Julia Morgan has been an inspirational talent in my design career since I was given the amazing opportunity to work on a project at the one and only Julia Morgan design house in Sacramento in 2000. The gorgeous historic home designed in 1918 breathes nostalgia back into Sacramento, has been owned by Sacramento State University since the 1960’s. Through research I knew the pioneering spirit of Julia Morgan. She was the first female licensed architect in California and she achieved this by receiving a degree from Ecole Nationale Superieure des Beaux-Arts in Paris, where she was the first female admitted as well. I thought it only fitting to pay homage to this remarkable woman by making a pilgrimage through the streets of Paris to see the school she attended and the places she lived.
During Julia’s five years in Paris she inhabited three apartments throughout the 6th androssiment. The first apartment was located at 4 Rue de la Chevereuse. The crisp white of the facade is contrasted by the large black paneled doors of the entry. Today the building is used as a satellite of Columbia University and works to establish partnerships between America and European scholars. During Julia Morgan’s time the building housed American students pursuing their degrees in Paris.
Julia’s second apartment was located at 7 Rue Honore Chevalier. This building which was constructed in 1891 would have been less than a decade old when Julia Morgan lived in it. The rustic brick mixed with iron work exemplifies classic French architecture.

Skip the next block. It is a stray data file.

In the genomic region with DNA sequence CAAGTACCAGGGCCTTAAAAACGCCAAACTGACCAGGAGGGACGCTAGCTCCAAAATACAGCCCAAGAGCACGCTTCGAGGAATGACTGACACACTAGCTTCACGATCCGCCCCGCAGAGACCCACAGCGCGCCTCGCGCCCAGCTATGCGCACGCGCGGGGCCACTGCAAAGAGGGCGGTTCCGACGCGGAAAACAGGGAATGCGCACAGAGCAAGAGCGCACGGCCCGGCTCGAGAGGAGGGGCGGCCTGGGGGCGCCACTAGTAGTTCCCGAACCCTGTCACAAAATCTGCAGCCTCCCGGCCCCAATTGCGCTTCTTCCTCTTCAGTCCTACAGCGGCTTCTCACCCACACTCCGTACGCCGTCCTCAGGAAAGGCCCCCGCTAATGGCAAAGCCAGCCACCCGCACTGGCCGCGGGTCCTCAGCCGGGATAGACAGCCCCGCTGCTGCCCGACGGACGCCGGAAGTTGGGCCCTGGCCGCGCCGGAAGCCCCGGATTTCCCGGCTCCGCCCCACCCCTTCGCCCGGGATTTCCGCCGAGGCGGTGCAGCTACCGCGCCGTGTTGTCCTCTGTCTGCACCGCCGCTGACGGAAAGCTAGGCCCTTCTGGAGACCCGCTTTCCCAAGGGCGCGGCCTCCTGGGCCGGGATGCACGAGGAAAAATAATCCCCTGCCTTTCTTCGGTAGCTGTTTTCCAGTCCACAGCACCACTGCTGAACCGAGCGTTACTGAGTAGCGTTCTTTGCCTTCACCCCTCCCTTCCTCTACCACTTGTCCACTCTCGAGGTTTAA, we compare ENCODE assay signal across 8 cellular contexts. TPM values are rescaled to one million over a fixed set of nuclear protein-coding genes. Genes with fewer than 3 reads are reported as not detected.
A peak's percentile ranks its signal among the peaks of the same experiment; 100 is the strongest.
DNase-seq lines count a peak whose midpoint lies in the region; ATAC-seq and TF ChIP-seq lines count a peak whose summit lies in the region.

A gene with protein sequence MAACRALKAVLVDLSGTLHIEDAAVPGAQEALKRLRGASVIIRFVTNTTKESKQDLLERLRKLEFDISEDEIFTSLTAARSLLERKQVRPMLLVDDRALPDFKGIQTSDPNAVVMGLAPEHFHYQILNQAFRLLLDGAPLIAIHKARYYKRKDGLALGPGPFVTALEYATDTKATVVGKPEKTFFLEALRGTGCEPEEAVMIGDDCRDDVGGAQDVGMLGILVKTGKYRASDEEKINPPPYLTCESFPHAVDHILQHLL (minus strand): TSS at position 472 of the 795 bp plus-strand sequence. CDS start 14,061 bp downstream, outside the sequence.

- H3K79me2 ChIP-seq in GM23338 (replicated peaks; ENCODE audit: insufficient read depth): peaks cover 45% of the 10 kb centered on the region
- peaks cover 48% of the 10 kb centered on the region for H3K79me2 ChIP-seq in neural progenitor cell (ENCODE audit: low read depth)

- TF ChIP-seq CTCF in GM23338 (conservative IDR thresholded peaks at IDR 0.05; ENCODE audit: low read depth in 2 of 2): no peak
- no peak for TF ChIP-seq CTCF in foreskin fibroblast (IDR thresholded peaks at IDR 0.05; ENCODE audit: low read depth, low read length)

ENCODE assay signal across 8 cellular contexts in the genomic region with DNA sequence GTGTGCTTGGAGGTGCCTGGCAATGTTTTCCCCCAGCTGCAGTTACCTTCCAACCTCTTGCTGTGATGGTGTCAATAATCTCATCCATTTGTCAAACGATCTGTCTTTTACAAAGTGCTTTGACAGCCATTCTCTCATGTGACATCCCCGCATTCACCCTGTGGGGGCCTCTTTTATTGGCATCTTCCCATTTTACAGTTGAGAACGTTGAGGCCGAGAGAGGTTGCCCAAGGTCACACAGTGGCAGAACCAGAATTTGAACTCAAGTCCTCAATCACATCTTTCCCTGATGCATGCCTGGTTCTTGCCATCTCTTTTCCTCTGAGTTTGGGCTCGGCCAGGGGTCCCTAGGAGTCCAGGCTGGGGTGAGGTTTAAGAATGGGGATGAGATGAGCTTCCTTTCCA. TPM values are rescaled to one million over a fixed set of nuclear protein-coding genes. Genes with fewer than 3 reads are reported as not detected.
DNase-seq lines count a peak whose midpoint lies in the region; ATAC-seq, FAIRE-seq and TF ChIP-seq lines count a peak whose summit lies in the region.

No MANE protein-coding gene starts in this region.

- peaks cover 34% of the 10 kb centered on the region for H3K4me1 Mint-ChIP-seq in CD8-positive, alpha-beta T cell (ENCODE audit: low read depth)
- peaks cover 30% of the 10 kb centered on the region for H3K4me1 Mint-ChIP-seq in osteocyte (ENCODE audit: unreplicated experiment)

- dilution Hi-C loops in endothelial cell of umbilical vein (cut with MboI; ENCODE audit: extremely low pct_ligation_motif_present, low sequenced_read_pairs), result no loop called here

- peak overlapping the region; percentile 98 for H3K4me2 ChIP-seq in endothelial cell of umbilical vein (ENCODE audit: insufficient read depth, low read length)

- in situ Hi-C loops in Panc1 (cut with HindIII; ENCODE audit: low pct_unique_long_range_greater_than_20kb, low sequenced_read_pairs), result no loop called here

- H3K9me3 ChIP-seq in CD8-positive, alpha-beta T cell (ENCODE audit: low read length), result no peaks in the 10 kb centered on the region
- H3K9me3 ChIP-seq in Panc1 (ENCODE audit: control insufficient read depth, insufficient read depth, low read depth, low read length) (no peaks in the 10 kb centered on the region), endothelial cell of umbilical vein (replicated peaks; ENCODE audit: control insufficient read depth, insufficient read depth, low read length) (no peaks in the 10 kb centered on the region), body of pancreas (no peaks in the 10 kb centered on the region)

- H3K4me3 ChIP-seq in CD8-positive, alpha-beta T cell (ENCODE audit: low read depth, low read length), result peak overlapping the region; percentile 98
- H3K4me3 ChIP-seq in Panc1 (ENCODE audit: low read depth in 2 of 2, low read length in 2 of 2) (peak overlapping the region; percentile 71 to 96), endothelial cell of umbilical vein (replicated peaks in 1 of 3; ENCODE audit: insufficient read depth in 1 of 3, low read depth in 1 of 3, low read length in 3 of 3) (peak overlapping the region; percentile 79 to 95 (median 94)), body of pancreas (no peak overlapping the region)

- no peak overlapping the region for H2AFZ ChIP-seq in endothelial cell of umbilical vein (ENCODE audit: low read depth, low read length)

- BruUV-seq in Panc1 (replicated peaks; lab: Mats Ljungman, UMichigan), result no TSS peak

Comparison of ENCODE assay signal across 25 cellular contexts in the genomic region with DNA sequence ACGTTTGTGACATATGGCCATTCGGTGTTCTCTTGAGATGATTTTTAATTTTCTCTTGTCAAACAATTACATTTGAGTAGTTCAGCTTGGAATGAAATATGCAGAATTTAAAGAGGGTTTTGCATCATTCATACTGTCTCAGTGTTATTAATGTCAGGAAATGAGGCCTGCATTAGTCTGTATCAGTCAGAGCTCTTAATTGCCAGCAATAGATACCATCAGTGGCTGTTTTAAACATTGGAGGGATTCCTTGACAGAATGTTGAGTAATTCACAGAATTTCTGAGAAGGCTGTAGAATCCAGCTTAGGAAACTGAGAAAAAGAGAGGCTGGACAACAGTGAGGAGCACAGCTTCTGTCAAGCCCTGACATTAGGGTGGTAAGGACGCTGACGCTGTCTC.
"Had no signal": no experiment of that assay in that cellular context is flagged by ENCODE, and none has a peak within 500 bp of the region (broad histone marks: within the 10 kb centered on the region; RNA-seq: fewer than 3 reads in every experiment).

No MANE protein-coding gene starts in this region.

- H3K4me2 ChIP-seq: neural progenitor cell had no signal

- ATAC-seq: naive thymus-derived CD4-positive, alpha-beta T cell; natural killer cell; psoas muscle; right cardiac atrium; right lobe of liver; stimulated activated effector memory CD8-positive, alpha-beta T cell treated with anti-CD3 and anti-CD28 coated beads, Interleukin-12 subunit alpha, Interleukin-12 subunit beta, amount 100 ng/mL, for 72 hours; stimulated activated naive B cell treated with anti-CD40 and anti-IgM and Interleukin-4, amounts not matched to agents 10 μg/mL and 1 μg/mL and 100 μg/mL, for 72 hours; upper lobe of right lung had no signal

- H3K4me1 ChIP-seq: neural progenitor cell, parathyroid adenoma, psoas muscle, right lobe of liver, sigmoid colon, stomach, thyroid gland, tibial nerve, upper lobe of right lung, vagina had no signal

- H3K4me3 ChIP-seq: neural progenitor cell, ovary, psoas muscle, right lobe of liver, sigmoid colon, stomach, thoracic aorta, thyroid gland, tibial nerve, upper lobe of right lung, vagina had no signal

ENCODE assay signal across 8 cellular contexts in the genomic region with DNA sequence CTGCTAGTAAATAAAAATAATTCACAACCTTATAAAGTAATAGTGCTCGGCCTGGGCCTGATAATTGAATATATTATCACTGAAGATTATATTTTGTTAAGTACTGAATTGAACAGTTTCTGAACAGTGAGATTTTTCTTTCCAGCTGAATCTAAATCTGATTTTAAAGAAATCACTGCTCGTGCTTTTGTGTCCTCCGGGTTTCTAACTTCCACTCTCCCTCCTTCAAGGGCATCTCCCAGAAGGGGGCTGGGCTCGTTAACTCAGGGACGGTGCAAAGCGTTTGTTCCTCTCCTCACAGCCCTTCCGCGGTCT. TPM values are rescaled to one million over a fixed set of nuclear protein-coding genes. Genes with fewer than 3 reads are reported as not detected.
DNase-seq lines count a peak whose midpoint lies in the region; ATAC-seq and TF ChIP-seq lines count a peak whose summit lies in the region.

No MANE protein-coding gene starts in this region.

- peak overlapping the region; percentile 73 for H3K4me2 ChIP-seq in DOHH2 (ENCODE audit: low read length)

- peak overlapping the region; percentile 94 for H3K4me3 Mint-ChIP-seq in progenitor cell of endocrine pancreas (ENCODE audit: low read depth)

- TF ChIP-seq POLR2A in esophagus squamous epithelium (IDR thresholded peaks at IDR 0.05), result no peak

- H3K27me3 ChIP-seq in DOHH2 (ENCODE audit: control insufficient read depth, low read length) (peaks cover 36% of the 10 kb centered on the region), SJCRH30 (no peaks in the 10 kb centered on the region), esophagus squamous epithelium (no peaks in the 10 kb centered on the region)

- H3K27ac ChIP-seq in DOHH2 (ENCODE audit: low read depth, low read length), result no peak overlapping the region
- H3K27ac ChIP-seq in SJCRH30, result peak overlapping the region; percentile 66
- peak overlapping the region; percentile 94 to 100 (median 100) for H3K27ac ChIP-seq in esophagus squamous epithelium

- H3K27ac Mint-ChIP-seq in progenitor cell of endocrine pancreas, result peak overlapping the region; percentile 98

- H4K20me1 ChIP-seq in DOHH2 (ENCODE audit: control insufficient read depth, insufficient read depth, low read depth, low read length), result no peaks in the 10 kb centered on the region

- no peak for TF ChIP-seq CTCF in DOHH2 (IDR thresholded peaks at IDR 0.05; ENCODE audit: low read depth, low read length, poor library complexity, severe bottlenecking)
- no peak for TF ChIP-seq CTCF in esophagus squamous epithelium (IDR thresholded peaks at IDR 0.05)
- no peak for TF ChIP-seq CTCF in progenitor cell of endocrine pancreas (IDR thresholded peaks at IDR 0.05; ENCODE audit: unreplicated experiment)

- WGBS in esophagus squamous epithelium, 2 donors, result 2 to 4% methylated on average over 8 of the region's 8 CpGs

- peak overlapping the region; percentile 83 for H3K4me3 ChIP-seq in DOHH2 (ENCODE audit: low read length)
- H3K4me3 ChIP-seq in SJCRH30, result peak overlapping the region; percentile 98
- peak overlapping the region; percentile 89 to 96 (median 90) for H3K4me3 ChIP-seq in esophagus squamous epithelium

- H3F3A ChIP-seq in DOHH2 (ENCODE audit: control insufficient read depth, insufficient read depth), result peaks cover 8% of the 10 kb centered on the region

The third apartment Julia lived in was 15 Rue Guenegaud. The high gloss rich emerald green doors are flanked by tiny boutiques on the street level with apartments on the three floors above. This apartment is the closest to the school of the three and is within close proximity to La Siene river. I imagine this was Julia’s most treasured apartment during her stay in Paris.
After leaving Julia’s third apartment I journeyed to Ecole Nationale Superieure des Beaux-Arts where Julia received her degree in Architecture. Just beyond the gates to the school you are greeted by ancient architectural ruins displayed in the courtyard.
The grand courtyard transitions students and guests from the street and into the glass ceiling space of an interior courtyard.
The colors and motifs of this space are inspired by Pompeian architecture.
As I was walking up to the front gate of the school I was delighted to see three architecture students, two of which female, with projects in tow. I talked briefly with these students and was truly inspired to see young and eager designers pursuing their passions.
My adventurous spirit was stimulated as I followed in the footsteps of the inspirational talent, Julia Morgan. With Julia Morgan’s legacy of over 700 designed buildings in California and her treasured design located on our T St. here in Sacramento, her designs will be forever remembered as harmoniously classic architecture.
“My buildings will speak for themselves” Julia Morgan